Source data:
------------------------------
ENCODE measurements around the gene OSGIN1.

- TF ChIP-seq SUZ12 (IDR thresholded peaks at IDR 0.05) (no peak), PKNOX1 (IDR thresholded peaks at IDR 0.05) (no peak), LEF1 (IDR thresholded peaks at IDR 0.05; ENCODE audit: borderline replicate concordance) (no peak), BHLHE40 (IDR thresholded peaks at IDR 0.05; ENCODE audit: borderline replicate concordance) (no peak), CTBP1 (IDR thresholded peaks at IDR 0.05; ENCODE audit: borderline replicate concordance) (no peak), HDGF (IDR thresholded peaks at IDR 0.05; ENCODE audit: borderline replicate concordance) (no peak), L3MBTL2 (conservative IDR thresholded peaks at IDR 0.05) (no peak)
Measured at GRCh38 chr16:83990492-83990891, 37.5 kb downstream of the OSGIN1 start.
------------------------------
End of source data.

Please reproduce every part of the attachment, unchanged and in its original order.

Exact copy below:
ENCODE measurements around the gene OSGIN1.

- TF ChIP-seq SUZ12 (IDR thresholded peaks at IDR 0.05) (no peak), PKNOX1 (IDR thresholded peaks at IDR 0.05) (no peak), LEF1 (IDR thresholded peaks at IDR 0.05; ENCODE audit: borderline replicate concordance) (no peak), BHLHE40 (IDR thresholded peaks at IDR 0.05; ENCODE audit: borderline replicate concordance) (no peak), CTBP1 (IDR thresholded peaks at IDR 0.05; ENCODE audit: borderline replicate concordance) (no peak), HDGF (IDR thresholded peaks at IDR 0.05; ENCODE audit: borderline replicate concordance) (no peak), L3MBTL2 (conservative IDR thresholded peaks at IDR 0.05) (no peak)
Measured at GRCh38 chr16:83990492-83990891, 37.5 kb downstream of the OSGIN1 start.